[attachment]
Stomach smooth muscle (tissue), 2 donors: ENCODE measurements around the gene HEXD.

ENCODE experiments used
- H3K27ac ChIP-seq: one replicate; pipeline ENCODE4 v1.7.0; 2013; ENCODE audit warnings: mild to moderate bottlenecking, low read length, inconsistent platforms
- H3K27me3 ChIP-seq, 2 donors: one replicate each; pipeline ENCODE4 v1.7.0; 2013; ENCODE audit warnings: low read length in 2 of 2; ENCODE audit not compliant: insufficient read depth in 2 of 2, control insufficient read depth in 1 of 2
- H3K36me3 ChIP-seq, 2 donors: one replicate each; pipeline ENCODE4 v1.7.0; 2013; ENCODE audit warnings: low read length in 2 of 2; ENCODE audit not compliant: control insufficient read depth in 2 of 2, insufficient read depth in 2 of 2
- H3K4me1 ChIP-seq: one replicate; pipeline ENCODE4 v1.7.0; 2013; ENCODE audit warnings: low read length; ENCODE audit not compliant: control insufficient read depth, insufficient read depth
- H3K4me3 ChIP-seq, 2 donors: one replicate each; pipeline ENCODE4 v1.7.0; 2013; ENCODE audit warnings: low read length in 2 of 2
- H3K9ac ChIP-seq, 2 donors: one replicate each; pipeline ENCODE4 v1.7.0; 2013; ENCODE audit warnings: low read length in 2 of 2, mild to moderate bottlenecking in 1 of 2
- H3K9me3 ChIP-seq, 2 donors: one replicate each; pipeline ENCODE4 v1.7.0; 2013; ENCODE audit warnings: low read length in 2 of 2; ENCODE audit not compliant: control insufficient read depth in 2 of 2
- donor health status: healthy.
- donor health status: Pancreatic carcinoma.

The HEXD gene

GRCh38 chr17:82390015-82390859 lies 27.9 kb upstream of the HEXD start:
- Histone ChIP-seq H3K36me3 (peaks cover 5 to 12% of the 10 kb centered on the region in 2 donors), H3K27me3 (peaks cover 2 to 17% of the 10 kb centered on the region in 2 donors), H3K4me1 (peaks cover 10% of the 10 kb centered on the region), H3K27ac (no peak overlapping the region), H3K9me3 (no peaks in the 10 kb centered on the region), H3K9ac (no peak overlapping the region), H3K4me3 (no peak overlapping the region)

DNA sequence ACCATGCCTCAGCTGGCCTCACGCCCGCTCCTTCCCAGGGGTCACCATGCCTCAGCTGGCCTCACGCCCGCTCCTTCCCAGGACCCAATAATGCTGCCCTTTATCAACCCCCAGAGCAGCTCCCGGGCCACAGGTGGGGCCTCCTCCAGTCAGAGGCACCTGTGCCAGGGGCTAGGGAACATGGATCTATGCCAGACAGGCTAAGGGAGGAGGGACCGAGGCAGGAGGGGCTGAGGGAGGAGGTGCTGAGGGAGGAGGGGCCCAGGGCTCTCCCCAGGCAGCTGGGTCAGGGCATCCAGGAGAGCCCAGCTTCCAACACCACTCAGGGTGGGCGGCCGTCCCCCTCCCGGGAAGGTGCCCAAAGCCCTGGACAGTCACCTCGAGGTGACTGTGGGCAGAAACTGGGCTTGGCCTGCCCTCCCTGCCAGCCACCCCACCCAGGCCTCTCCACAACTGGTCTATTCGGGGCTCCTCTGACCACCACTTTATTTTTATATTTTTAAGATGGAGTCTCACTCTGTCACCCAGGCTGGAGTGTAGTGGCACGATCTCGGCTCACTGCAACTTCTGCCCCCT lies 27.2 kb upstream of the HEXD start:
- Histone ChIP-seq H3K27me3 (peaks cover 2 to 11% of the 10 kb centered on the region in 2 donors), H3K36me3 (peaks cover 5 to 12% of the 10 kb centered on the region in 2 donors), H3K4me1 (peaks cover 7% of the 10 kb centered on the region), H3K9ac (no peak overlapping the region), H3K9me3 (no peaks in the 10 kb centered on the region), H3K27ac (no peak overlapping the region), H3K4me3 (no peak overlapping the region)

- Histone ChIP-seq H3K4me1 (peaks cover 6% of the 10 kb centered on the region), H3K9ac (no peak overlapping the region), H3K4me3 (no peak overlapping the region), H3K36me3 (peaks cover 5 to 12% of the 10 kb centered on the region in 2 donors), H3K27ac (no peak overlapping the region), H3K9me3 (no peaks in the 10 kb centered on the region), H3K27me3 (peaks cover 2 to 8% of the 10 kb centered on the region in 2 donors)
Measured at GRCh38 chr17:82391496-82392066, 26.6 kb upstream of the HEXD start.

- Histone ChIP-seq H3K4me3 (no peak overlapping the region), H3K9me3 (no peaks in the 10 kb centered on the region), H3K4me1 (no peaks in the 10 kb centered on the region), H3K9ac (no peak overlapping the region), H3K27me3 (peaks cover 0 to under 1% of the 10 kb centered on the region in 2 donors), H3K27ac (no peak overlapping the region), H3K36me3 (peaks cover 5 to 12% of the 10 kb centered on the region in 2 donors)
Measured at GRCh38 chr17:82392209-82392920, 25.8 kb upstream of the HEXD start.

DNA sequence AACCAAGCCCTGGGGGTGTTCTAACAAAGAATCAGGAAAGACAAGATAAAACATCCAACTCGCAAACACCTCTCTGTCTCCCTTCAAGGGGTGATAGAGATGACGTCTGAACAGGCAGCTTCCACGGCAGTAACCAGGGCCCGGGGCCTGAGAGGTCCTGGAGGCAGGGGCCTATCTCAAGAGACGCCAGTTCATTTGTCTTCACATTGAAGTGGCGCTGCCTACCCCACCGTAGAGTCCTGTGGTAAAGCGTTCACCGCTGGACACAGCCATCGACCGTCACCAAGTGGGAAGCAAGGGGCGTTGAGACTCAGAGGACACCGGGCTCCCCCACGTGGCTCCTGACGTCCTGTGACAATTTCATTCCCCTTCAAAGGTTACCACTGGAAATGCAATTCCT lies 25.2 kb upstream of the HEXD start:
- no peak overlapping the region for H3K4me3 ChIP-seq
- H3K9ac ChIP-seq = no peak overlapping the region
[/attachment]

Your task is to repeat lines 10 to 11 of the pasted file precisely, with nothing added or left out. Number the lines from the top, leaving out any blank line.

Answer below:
- donor health status: healthy.
- donor health status: Pancreatic carcinoma.